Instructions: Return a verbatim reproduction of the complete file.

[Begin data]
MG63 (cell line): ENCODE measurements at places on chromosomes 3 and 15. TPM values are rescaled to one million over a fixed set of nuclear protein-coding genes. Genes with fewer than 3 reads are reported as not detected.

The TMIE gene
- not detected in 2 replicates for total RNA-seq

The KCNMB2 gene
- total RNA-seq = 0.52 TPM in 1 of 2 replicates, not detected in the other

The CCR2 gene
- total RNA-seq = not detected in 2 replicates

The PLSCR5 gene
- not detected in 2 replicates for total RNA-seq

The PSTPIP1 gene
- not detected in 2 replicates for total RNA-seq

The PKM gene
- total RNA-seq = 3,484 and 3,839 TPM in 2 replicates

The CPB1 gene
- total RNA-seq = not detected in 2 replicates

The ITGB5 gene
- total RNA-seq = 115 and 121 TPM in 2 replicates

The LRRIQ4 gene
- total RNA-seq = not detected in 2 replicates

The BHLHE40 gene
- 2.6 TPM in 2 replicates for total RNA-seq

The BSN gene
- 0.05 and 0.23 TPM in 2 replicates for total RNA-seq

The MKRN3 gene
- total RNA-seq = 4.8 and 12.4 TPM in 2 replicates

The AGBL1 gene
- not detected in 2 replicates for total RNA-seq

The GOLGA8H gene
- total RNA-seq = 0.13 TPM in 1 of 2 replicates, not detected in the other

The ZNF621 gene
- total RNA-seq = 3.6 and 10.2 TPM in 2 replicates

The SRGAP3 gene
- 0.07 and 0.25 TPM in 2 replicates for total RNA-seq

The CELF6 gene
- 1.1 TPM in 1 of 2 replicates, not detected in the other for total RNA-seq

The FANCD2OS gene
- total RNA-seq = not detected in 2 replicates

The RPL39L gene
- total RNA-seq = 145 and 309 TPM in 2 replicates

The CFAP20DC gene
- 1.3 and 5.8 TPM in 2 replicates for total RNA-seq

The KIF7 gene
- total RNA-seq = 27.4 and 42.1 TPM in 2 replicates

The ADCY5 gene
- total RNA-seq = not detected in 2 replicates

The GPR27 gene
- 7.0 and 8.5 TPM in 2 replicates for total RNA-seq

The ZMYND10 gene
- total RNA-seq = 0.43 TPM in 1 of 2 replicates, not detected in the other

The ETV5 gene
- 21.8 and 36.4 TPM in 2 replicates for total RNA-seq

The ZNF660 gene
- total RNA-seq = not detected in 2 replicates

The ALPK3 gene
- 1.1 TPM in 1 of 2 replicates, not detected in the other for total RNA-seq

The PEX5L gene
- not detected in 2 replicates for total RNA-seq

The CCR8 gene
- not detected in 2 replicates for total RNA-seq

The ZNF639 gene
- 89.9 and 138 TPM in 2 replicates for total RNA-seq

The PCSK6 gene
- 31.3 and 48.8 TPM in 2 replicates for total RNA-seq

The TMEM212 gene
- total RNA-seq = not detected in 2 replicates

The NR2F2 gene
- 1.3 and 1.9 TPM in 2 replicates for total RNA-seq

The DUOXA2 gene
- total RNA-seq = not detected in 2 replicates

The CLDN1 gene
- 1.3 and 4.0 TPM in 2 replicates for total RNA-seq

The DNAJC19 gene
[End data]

MG63 (cell line): ENCODE measurements at places on chromosomes 3 and 15. TPM values are rescaled to one million over a fixed set of nuclear protein-coding genes. Genes with fewer than 3 reads are reported as not detected.

The TMIE gene
- not detected in 2 replicates for total RNA-seq

The KCNMB2 gene
- total RNA-seq = 0.52 TPM in 1 of 2 replicates, not detected in the other

The CCR2 gene
- total RNA-seq = not detected in 2 replicates

The PLSCR5 gene
- not detected in 2 replicates for total RNA-seq

The PSTPIP1 gene
- not detected in 2 replicates for total RNA-seq

The PKM gene
- total RNA-seq = 3,484 and 3,839 TPM in 2 replicates

The CPB1 gene
- total RNA-seq = not detected in 2 replicates

The ITGB5 gene
- total RNA-seq = 115 and 121 TPM in 2 replicates

The LRRIQ4 gene
- total RNA-seq = not detected in 2 replicates

The BHLHE40 gene
- 2.6 TPM in 2 replicates for total RNA-seq

The BSN gene
- 0.05 and 0.23 TPM in 2 replicates for total RNA-seq

The MKRN3 gene
- total RNA-seq = 4.8 and 12.4 TPM in 2 replicates

The AGBL1 gene
- not detected in 2 replicates for total RNA-seq

The GOLGA8H gene
- total RNA-seq = 0.13 TPM in 1 of 2 replicates, not detected in the other

The ZNF621 gene
- total RNA-seq = 3.6 and 10.2 TPM in 2 replicates

The SRGAP3 gene
- 0.07 and 0.25 TPM in 2 replicates for total RNA-seq

The CELF6 gene
- 1.1 TPM in 1 of 2 replicates, not detected in the other for total RNA-seq

The FANCD2OS gene
- total RNA-seq = not detected in 2 replicates

The RPL39L gene
- total RNA-seq = 145 and 309 TPM in 2 replicates

The CFAP20DC gene
- 1.3 and 5.8 TPM in 2 replicates for total RNA-seq

The KIF7 gene
- total RNA-seq = 27.4 and 42.1 TPM in 2 replicates

The ADCY5 gene
- total RNA-seq = not detected in 2 replicates

The GPR27 gene
- 7.0 and 8.5 TPM in 2 replicates for total RNA-seq

The ZMYND10 gene
- total RNA-seq = 0.43 TPM in 1 of 2 replicates, not detected in the other

The ETV5 gene
- 21.8 and 36.4 TPM in 2 replicates for total RNA-seq

The ZNF660 gene
- total RNA-seq = not detected in 2 replicates

The ALPK3 gene
- 1.1 TPM in 1 of 2 replicates, not detected in the other for total RNA-seq

The PEX5L gene
- not detected in 2 replicates for total RNA-seq

The CCR8 gene
- not detected in 2 replicates for total RNA-seq

The ZNF639 gene
- 89.9 and 138 TPM in 2 replicates for total RNA-seq

The PCSK6 gene
- 31.3 and 48.8 TPM in 2 replicates for total RNA-seq

The TMEM212 gene
- total RNA-seq = not detected in 2 replicates

The NR2F2 gene
- 1.3 and 1.9 TPM in 2 replicates for total RNA-seq

The DUOXA2 gene
- total RNA-seq = not detected in 2 replicates

The CLDN1 gene
- 1.3 and 4.0 TPM in 2 replicates for total RNA-seq

The DNAJC19 gene